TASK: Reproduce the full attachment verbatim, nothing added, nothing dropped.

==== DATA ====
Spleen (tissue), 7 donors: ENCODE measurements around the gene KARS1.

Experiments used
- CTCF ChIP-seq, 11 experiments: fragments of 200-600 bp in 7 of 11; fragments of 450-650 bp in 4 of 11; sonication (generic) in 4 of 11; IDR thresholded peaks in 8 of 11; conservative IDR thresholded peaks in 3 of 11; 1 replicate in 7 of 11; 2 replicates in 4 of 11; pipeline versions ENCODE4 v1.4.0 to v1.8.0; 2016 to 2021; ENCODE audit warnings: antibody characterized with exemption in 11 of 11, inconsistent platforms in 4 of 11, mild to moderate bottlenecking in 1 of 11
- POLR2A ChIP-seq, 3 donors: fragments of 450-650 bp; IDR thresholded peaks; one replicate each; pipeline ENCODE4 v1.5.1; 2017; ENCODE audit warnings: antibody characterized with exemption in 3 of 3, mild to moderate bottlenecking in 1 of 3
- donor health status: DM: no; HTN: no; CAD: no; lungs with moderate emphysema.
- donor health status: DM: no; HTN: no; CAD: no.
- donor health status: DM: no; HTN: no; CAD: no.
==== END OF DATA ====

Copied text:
Spleen (tissue), 7 donors: ENCODE measurements around the gene KARS1.

Experiments used
- CTCF ChIP-seq, 11 experiments: fragments of 200-600 bp in 7 of 11; fragments of 450-650 bp in 4 of 11; sonication (generic) in 4 of 11; IDR thresholded peaks in 8 of 11; conservative IDR thresholded peaks in 3 of 11; 1 replicate in 7 of 11; 2 replicates in 4 of 11; pipeline versions ENCODE4 v1.4.0 to v1.8.0; 2016 to 2021; ENCODE audit warnings: antibody characterized with exemption in 11 of 11, inconsistent platforms in 4 of 11, mild to moderate bottlenecking in 1 of 11
- POLR2A ChIP-seq, 3 donors: fragments of 450-650 bp; IDR thresholded peaks; one replicate each; pipeline ENCODE4 v1.5.1; 2017; ENCODE audit warnings: antibody characterized with exemption in 3 of 3, mild to moderate bottlenecking in 1 of 3
- donor health status: DM: no; HTN: no; CAD: no; lungs with moderate emphysema.
- donor health status: DM: no; HTN: no; CAD: no.
- donor health status: DM: no; HTN: no; CAD: no.